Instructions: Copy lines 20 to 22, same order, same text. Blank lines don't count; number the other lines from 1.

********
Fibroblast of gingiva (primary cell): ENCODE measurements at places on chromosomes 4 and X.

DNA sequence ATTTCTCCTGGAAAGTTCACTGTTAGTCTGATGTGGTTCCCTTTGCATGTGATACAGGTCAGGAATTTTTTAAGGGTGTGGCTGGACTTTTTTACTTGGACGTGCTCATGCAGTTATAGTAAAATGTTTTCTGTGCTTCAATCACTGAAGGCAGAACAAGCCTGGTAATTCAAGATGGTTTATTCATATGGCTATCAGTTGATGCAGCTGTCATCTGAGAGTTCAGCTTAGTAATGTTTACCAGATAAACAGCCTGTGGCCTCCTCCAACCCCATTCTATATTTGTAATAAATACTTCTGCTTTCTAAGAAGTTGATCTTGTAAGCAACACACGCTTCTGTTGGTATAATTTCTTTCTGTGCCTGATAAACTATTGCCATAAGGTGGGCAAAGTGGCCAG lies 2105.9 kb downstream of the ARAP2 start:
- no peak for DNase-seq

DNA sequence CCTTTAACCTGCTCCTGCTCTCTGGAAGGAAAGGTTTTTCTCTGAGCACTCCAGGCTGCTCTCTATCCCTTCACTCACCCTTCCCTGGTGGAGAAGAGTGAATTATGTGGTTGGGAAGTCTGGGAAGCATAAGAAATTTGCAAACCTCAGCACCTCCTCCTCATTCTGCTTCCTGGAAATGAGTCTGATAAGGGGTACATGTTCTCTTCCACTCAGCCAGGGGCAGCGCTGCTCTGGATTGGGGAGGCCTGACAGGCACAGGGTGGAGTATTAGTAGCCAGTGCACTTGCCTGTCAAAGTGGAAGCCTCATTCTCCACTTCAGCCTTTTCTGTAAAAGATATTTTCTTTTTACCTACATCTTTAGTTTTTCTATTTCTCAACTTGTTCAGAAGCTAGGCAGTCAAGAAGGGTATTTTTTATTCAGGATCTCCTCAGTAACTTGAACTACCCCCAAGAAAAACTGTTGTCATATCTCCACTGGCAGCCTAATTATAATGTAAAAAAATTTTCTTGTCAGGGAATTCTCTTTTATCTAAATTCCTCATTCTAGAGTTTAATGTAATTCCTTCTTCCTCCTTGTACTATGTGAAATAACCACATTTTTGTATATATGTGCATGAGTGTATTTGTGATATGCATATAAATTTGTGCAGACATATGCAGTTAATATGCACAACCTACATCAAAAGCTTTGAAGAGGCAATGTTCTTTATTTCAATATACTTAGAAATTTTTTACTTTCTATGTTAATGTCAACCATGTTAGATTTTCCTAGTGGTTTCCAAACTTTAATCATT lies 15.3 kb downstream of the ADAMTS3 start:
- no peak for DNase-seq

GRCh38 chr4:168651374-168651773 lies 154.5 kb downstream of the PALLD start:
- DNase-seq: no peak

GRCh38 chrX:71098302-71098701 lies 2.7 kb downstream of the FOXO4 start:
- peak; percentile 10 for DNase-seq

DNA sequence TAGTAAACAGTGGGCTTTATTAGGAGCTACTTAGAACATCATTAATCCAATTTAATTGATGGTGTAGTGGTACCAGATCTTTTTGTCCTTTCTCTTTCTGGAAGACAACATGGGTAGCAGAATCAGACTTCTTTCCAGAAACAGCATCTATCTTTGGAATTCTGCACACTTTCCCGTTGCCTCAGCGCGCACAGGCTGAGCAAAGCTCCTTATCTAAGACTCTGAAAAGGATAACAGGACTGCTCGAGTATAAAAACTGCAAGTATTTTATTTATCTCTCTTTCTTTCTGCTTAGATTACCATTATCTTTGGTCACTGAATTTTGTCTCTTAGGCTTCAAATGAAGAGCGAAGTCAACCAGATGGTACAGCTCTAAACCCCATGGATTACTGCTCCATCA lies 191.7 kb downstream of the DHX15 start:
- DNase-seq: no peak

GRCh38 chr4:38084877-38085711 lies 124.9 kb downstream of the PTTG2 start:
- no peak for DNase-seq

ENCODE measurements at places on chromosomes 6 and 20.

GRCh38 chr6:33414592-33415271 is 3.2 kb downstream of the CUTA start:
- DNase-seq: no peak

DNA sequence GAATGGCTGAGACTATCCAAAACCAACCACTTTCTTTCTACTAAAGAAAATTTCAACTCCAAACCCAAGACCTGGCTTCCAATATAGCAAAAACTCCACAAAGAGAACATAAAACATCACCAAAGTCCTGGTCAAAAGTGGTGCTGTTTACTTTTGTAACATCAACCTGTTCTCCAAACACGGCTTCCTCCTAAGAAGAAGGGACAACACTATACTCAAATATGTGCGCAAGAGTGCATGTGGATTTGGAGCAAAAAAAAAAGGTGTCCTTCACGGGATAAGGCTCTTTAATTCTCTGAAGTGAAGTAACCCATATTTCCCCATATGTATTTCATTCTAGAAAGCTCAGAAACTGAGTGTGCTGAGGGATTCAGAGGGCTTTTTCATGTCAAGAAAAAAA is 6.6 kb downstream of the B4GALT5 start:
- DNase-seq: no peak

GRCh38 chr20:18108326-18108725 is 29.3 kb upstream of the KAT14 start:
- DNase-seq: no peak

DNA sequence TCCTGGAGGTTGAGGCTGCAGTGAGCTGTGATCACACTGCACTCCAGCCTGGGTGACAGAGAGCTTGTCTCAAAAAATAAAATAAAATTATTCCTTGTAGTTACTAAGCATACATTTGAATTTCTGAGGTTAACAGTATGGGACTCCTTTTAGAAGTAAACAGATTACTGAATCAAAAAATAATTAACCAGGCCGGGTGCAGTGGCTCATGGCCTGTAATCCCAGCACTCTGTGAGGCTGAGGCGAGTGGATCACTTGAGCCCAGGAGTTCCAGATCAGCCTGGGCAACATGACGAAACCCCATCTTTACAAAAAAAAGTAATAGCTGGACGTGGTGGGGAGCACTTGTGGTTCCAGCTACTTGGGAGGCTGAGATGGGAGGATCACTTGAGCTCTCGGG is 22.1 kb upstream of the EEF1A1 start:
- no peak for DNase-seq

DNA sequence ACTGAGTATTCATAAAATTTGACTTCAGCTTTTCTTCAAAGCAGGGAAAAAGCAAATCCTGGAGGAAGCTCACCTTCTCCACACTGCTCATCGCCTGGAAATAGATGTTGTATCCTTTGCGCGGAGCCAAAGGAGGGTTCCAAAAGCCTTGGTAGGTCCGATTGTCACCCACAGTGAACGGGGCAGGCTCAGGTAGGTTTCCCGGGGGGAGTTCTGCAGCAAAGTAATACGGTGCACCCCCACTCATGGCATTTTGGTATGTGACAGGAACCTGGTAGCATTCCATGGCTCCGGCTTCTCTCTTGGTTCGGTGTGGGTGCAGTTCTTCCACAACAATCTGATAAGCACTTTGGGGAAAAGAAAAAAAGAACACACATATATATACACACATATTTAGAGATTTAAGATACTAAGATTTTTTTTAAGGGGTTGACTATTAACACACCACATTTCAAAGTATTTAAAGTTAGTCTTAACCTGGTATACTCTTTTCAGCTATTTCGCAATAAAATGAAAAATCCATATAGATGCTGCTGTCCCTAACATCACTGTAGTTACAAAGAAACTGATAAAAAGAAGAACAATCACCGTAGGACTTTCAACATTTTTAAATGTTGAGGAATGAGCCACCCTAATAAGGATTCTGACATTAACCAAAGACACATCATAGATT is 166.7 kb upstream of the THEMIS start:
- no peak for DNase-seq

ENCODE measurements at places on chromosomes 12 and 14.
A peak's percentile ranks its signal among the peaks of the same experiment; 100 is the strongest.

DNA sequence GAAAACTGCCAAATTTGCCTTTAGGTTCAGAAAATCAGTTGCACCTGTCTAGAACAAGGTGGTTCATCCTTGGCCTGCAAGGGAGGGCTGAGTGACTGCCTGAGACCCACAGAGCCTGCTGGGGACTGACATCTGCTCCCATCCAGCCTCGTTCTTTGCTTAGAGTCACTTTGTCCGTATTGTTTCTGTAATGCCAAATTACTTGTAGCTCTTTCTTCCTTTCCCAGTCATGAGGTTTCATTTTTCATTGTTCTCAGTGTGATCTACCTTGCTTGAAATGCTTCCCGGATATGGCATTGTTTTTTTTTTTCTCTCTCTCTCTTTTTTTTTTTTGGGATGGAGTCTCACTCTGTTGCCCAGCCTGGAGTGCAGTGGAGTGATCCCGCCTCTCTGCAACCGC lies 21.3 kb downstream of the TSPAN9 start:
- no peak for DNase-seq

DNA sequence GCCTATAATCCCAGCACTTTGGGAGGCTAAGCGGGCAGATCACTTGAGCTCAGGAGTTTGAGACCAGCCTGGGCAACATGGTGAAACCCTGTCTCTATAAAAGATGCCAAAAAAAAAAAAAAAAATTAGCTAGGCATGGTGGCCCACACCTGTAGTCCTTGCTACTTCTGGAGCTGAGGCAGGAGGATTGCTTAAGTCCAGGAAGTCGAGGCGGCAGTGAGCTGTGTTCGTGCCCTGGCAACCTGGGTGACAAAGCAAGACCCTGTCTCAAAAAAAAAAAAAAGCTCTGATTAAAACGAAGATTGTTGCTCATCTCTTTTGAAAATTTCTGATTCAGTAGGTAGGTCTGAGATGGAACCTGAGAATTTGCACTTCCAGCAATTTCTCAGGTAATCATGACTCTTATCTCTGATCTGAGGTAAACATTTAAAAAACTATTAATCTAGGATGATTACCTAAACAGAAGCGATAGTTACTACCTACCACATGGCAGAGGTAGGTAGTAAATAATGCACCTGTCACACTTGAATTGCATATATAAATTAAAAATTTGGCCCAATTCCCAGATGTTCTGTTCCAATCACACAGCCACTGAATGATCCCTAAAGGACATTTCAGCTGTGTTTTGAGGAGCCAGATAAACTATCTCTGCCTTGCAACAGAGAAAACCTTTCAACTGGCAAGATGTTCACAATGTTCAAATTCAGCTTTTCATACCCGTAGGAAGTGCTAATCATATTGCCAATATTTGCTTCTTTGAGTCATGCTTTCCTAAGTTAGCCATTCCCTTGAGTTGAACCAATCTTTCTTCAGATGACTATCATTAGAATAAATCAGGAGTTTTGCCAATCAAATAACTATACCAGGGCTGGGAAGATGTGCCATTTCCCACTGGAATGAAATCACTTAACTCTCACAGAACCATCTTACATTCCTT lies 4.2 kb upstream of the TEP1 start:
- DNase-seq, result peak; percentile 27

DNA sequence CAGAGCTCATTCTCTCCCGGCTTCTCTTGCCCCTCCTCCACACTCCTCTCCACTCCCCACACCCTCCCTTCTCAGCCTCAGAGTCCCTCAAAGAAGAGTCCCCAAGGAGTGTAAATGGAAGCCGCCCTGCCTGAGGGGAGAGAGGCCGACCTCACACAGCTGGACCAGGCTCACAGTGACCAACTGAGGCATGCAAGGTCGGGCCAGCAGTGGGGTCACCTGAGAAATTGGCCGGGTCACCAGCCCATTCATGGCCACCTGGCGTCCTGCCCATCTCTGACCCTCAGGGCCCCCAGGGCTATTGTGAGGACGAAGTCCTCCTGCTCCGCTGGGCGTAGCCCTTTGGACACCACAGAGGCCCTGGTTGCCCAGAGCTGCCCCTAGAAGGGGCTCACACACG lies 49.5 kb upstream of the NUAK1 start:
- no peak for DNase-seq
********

- DNase-seq: no peak

DNA sequence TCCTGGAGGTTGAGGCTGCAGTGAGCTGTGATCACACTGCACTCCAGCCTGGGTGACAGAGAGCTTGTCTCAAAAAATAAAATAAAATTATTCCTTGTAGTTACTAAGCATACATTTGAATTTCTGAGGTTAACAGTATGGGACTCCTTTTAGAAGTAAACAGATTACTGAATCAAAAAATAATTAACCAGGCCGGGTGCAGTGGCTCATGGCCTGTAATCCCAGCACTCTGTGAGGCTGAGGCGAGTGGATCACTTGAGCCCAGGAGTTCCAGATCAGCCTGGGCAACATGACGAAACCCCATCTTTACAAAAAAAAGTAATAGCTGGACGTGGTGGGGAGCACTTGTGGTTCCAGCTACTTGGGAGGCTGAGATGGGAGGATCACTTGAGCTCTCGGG is 22.1 kb upstream of the EEF1A1 start:
- no peak for DNase-seq